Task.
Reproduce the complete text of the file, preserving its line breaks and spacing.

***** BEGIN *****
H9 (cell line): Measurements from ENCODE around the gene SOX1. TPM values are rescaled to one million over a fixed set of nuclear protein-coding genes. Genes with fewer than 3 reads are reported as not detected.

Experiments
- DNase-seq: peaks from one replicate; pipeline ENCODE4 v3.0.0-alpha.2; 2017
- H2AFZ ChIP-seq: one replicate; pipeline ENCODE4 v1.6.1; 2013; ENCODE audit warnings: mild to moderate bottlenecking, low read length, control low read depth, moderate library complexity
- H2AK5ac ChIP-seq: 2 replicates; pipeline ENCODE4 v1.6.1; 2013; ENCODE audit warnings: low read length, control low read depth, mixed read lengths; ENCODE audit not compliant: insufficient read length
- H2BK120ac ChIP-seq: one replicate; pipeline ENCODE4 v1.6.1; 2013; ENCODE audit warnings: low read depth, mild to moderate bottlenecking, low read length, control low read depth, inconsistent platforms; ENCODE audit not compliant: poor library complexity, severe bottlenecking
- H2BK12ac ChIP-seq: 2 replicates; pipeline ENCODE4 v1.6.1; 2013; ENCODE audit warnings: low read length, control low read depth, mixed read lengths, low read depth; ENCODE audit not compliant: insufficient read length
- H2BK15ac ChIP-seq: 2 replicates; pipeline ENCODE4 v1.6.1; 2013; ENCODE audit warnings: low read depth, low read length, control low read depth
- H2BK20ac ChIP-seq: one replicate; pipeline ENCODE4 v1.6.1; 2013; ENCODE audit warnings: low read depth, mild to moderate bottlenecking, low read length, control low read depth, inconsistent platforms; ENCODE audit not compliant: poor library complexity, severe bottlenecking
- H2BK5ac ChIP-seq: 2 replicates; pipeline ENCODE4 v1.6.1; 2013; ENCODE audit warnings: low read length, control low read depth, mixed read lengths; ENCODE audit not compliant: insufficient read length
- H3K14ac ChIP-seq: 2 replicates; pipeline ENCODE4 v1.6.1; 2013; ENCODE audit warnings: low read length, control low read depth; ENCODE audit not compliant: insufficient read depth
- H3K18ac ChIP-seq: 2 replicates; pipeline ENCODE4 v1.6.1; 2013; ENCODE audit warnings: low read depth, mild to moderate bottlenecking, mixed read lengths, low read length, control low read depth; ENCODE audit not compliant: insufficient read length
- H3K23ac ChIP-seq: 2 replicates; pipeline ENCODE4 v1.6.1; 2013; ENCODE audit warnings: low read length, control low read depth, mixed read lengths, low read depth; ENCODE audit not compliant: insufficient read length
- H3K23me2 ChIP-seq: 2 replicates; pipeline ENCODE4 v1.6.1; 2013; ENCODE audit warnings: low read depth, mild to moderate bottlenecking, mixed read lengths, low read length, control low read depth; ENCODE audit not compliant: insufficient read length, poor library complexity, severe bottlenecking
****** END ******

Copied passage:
H9 (cell line): Measurements from ENCODE around the gene SOX1. TPM values are rescaled to one million over a fixed set of nuclear protein-coding genes. Genes with fewer than 3 reads are reported as not detected.

Experiments
- DNase-seq: peaks from one replicate; pipeline ENCODE4 v3.0.0-alpha.2; 2017
- H2AFZ ChIP-seq: one replicate; pipeline ENCODE4 v1.6.1; 2013; ENCODE audit warnings: mild to moderate bottlenecking, low read length, control low read depth, moderate library complexity
- H2AK5ac ChIP-seq: 2 replicates; pipeline ENCODE4 v1.6.1; 2013; ENCODE audit warnings: low read length, control low read depth, mixed read lengths; ENCODE audit not compliant: insufficient read length
- H2BK120ac ChIP-seq: one replicate; pipeline ENCODE4 v1.6.1; 2013; ENCODE audit warnings: low read depth, mild to moderate bottlenecking, low read length, control low read depth, inconsistent platforms; ENCODE audit not compliant: poor library complexity, severe bottlenecking
- H2BK12ac ChIP-seq: 2 replicates; pipeline ENCODE4 v1.6.1; 2013; ENCODE audit warnings: low read length, control low read depth, mixed read lengths, low read depth; ENCODE audit not compliant: insufficient read length
- H2BK15ac ChIP-seq: 2 replicates; pipeline ENCODE4 v1.6.1; 2013; ENCODE audit warnings: low read depth, low read length, control low read depth
- H2BK20ac ChIP-seq: one replicate; pipeline ENCODE4 v1.6.1; 2013; ENCODE audit warnings: low read depth, mild to moderate bottlenecking, low read length, control low read depth, inconsistent platforms; ENCODE audit not compliant: poor library complexity, severe bottlenecking
- H2BK5ac ChIP-seq: 2 replicates; pipeline ENCODE4 v1.6.1; 2013; ENCODE audit warnings: low read length, control low read depth, mixed read lengths; ENCODE audit not compliant: insufficient read length
- H3K14ac ChIP-seq: 2 replicates; pipeline ENCODE4 v1.6.1; 2013; ENCODE audit warnings: low read length, control low read depth; ENCODE audit not compliant: insufficient read depth
- H3K18ac ChIP-seq: 2 replicates; pipeline ENCODE4 v1.6.1; 2013; ENCODE audit warnings: low read depth, mild to moderate bottlenecking, mixed read lengths, low read length, control low read depth; ENCODE audit not compliant: insufficient read length
- H3K23ac ChIP-seq: 2 replicates; pipeline ENCODE4 v1.6.1; 2013; ENCODE audit warnings: low read length, control low read depth, mixed read lengths, low read depth; ENCODE audit not compliant: insufficient read length
- H3K23me2 ChIP-seq: 2 replicates; pipeline ENCODE4 v1.6.1; 2013; ENCODE audit warnings: low read depth, mild to moderate bottlenecking, mixed read lengths, low read length, control low read depth; ENCODE audit not compliant: insufficient read length, poor library complexity, severe bottlenecking